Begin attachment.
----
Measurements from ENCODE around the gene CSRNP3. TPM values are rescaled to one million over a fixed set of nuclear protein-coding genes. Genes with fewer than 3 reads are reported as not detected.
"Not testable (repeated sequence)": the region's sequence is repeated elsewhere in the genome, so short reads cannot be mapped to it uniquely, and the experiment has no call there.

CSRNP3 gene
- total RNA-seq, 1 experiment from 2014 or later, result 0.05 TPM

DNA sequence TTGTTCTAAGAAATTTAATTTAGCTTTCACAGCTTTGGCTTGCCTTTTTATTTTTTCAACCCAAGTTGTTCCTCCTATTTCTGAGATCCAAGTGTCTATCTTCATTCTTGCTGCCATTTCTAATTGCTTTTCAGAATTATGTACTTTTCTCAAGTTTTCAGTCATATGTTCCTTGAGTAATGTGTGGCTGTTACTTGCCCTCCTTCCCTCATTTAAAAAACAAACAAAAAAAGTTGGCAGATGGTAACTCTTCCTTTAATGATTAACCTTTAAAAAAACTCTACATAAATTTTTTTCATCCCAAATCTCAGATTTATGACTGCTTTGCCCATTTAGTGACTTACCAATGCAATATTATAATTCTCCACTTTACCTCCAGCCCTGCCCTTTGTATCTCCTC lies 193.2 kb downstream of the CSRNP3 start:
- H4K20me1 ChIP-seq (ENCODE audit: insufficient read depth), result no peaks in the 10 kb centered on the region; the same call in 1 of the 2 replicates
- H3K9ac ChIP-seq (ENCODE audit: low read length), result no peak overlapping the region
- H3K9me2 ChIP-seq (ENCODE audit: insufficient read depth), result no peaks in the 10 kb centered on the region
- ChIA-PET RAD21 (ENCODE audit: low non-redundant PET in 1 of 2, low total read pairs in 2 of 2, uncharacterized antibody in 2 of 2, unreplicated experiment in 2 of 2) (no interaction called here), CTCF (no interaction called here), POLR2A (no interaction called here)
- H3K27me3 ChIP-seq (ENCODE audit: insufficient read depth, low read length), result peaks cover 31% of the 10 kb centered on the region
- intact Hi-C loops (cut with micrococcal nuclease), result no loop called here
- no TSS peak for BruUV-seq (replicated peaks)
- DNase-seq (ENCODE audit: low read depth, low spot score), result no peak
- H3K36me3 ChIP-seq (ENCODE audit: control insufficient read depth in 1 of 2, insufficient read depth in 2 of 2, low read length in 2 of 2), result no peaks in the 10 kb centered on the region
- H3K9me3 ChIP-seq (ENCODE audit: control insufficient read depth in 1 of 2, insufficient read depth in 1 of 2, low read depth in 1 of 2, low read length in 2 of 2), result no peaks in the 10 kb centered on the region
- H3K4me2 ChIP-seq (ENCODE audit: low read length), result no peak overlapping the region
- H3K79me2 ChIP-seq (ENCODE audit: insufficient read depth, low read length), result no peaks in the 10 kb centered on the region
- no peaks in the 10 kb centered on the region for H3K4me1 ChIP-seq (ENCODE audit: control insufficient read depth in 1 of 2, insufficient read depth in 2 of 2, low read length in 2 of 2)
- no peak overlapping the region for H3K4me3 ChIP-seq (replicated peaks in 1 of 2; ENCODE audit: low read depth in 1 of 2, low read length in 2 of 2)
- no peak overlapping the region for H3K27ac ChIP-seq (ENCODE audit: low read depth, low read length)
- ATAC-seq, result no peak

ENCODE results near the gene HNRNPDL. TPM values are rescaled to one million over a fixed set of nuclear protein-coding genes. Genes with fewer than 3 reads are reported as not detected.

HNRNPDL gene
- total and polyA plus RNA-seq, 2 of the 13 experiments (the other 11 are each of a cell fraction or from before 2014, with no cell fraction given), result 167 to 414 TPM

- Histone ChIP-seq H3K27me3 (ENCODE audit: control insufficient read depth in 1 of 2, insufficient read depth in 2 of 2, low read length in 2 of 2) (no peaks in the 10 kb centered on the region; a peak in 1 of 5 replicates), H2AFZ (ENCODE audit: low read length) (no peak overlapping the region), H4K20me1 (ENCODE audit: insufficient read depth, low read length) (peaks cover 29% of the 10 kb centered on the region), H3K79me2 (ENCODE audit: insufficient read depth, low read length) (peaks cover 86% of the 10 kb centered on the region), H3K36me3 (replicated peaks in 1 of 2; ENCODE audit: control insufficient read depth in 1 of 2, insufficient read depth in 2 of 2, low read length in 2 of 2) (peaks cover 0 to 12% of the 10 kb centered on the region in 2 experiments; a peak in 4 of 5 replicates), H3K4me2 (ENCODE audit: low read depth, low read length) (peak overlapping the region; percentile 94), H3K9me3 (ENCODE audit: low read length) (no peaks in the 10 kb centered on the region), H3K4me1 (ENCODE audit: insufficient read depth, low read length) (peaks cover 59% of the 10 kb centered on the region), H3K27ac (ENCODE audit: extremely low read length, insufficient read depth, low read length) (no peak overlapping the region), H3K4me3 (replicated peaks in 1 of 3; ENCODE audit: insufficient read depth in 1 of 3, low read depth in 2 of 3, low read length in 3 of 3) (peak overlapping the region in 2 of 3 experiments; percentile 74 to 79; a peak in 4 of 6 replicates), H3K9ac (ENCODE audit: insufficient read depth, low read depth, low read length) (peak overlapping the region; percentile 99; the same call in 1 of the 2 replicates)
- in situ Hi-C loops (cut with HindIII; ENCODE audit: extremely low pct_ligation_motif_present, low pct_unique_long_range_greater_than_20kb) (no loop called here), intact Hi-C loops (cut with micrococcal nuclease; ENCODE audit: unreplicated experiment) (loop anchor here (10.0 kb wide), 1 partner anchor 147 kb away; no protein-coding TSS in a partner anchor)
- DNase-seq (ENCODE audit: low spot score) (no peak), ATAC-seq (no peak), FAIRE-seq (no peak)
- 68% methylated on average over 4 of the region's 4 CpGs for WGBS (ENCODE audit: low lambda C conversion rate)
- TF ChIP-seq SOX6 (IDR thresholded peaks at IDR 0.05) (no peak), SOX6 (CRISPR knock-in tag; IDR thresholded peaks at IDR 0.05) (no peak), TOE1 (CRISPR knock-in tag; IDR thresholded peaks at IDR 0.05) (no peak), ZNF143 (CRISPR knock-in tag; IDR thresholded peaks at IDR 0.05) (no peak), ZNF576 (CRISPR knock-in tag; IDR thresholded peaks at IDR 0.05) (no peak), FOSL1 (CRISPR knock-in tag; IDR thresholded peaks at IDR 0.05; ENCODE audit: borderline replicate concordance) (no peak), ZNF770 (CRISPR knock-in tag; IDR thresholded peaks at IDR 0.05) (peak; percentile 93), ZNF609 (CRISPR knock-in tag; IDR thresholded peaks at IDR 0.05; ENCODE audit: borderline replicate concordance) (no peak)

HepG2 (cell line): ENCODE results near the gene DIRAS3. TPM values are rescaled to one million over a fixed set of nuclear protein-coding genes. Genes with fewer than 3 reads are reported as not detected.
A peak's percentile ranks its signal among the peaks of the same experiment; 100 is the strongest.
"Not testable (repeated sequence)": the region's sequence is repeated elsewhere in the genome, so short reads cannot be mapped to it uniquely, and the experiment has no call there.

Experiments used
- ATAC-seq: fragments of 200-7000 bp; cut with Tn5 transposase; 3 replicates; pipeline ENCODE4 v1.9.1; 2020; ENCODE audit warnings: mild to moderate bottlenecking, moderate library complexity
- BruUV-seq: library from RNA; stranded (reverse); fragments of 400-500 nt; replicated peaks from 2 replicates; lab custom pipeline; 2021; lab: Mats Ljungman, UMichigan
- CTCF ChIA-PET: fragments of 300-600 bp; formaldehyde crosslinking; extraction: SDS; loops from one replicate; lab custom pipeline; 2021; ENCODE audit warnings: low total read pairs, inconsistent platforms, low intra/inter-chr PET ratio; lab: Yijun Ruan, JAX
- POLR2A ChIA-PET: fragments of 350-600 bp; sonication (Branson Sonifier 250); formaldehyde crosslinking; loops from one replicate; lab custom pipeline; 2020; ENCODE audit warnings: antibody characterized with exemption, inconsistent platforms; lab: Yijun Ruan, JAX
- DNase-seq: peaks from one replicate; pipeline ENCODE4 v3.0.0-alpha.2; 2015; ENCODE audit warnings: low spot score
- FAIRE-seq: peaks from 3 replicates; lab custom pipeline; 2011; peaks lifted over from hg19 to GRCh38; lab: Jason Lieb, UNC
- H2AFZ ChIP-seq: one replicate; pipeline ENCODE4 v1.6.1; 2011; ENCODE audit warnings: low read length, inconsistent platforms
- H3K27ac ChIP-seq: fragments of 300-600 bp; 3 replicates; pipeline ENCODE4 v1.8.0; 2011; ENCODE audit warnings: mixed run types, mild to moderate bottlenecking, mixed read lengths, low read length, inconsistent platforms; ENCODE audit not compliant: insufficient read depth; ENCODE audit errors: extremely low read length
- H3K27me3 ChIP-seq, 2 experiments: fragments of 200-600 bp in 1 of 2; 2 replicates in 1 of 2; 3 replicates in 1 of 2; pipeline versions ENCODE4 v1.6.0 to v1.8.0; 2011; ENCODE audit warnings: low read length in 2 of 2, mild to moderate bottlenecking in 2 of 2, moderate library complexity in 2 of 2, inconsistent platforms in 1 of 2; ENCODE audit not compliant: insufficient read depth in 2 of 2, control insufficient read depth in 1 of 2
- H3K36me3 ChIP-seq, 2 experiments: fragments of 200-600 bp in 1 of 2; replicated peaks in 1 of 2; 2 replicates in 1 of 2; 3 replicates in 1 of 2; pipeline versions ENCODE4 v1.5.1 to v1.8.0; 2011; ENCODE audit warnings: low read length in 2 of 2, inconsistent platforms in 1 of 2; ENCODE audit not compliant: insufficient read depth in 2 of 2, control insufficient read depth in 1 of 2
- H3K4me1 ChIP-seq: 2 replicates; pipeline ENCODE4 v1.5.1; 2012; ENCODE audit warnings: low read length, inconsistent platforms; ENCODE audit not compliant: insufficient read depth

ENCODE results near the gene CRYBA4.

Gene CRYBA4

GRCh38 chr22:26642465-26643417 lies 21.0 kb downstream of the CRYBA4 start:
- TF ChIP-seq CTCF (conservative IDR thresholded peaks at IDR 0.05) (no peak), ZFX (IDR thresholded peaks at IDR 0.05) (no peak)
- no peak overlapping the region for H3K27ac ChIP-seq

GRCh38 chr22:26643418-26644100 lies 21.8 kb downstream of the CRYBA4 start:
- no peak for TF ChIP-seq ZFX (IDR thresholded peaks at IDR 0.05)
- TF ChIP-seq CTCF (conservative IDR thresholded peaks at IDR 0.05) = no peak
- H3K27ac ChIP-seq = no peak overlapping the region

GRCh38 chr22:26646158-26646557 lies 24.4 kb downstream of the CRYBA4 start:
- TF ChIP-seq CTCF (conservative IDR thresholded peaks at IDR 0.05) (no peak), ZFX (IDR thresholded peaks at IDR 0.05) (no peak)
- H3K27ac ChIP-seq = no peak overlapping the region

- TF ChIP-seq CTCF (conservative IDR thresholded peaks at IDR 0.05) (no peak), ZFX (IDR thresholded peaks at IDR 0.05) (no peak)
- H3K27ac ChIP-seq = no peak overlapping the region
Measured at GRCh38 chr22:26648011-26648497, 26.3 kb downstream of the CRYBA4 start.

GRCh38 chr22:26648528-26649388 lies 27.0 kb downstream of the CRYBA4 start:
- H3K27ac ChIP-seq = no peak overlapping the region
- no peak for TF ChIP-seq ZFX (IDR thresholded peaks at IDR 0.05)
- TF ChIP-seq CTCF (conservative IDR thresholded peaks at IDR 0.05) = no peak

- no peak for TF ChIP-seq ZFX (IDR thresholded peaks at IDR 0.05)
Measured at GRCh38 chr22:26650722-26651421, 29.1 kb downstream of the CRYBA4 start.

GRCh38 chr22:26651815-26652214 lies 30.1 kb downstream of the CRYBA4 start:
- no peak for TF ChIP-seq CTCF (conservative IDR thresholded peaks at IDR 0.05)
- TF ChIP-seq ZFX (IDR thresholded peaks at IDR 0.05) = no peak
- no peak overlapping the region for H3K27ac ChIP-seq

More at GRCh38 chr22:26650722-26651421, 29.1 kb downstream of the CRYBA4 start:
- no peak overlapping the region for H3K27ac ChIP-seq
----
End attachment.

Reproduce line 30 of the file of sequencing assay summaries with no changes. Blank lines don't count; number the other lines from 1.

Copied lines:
HepG2 (cell line): ENCODE results near the gene DIRAS3. TPM values are rescaled to one million over a fixed set of nuclear protein-coding genes. Genes with fewer than 3 reads are reported as not detected.